Thalia said...

Yeah, well, unless your trade is art.


one of my favorite posts by you..and is one of the reasons why I like you so much...goddess bless.

Gruvkitty said...

Congratulations on the certificate. Your students are lucky to have you. I really enjoy teaching, although the for the last 5 yrs, I couldn't get a job to save my life. I've always taught college level art courses, but these days I can't pay someone to let me teach. I've pondered getting certified out here in CA, but most public programs have nixed art. I loved teaching. I hope you find it rewarding, despite the crazy administrative BS!

Pom said...

I have a lump in my throat now. I'm very happy for you - and your students.

sott'Eos said...

On any given day you could make the difference that results in a person who would have been in prison a decade hence, being successful, maybe even owning their own shop. You will likely never see the estates that you are building.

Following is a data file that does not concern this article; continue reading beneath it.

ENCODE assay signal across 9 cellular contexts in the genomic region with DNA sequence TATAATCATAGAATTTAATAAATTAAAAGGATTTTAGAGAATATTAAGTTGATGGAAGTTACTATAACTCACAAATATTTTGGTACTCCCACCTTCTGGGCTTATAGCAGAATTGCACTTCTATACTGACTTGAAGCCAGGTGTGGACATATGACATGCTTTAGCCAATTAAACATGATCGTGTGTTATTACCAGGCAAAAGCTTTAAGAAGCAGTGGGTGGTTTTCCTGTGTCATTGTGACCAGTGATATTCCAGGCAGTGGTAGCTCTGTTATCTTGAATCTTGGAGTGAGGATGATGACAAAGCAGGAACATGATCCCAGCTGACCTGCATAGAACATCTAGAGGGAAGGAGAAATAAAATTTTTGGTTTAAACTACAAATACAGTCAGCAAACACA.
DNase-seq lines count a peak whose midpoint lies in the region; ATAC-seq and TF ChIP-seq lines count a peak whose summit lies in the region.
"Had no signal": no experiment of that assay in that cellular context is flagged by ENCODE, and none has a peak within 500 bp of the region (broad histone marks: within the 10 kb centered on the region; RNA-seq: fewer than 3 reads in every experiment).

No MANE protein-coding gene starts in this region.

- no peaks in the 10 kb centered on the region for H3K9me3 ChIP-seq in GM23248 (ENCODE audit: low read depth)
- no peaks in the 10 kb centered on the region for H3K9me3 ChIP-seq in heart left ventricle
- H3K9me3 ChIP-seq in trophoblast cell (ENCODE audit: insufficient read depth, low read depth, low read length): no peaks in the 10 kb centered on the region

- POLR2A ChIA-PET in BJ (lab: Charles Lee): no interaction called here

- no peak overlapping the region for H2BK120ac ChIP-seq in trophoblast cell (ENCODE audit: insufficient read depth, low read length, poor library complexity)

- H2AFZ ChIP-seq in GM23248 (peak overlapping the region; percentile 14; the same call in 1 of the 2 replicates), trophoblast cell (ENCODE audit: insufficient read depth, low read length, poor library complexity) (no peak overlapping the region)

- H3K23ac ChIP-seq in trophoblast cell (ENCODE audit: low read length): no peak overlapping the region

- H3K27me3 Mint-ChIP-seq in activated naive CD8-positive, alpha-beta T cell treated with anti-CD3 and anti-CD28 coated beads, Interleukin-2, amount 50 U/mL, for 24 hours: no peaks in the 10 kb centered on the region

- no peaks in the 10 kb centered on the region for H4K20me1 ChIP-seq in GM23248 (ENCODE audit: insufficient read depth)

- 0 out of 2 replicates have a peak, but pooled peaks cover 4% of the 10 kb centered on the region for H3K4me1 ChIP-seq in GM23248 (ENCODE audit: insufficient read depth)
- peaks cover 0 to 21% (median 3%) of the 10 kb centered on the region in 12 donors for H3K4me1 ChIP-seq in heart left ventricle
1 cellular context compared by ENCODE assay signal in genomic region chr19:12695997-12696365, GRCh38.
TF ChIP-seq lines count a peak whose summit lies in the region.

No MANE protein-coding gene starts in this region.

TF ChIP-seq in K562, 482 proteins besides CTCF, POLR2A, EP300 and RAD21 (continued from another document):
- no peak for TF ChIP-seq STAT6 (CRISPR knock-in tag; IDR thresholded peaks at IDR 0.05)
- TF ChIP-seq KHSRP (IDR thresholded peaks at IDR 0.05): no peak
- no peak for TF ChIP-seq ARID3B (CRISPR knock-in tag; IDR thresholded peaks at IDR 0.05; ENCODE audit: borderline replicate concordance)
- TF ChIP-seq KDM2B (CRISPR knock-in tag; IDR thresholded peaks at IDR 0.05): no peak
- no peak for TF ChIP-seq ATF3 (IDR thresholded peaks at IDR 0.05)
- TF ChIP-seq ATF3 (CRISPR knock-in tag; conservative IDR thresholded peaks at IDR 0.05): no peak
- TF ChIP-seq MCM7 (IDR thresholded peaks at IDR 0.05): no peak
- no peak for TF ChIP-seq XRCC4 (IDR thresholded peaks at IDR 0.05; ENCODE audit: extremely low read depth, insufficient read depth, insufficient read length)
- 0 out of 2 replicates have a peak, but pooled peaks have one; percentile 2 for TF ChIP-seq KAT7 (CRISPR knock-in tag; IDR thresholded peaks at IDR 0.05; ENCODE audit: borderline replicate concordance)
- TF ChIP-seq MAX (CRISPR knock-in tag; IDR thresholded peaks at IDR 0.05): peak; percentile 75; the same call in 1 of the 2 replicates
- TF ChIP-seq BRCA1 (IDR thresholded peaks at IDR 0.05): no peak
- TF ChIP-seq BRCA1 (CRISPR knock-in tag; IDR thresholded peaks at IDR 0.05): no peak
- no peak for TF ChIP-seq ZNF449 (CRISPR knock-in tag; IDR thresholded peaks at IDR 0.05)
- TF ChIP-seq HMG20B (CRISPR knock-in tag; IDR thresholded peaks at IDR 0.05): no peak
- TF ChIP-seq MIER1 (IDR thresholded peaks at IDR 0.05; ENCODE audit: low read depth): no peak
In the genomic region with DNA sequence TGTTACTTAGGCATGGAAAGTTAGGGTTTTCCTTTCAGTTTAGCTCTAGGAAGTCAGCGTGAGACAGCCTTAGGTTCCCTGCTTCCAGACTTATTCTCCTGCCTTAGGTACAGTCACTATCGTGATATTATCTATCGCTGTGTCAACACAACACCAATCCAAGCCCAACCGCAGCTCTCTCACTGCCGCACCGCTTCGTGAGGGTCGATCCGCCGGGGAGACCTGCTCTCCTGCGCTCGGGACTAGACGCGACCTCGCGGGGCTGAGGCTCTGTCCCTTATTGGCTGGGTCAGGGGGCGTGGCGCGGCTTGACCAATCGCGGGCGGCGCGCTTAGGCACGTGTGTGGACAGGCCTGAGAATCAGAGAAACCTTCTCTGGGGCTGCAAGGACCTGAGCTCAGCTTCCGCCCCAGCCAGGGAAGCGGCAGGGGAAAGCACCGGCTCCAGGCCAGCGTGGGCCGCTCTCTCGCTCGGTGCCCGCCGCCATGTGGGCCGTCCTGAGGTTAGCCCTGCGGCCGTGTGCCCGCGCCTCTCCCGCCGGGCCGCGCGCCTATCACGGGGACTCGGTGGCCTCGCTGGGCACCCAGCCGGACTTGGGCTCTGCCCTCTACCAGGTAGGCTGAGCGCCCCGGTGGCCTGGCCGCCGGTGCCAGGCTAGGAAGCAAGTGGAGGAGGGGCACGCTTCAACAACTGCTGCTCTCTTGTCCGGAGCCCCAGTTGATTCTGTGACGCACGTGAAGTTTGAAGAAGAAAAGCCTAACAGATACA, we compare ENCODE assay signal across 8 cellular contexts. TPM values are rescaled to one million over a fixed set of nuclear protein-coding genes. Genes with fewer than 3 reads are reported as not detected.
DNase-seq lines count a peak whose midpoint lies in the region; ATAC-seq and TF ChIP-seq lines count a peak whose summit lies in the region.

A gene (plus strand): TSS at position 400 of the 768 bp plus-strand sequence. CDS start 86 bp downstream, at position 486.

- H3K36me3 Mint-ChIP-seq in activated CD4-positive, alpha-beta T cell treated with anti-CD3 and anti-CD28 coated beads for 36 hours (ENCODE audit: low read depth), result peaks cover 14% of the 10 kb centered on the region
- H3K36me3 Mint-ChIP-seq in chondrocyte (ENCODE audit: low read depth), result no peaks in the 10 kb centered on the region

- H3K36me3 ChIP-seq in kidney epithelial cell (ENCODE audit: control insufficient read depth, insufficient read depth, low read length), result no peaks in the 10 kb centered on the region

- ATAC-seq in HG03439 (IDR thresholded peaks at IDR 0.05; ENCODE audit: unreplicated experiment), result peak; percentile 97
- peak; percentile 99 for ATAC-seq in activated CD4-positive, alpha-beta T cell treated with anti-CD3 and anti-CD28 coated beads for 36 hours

Maebius said...

You are amazing, and I would be honored to be a student of yours. Life is pretty funny, hmm?

I started as an astro-physics major, and swapped to computer science since Physicists were generally "teachers" in their spare time and I didn't want to teach. Now I'm older and setting up to run workshops and events and festival thingies, to share things with people wanting to learn about that stuff. So, I'm kinda considering teaching again too. :)

Kudos for getting your paperwork properly processed!

kimc said...

the politics of it intrudes: we have had a big push by the Cheap Labor Republicans since 1964, and now all labor in the USA is cheap labor, except for top executives, who get way too much.
If wages had continued to be where they were in the 1950s (increasing with everything else), then that "estate" would be self-evident: the American Dream was to have a house, a vacation every year, enough to send your kids to college and to retire in comfort (but not necessarily luxury). The Dream has changed; larded with greed and corrupted by the bizarre idea that giving rich people more money would help poor or middle class people. Why does anyone believe that, now that it has been proven wrong over and over again?

Debra She Who Seeks said...

Congratulations, Anne! You know what they say -- those who teach, touch the future.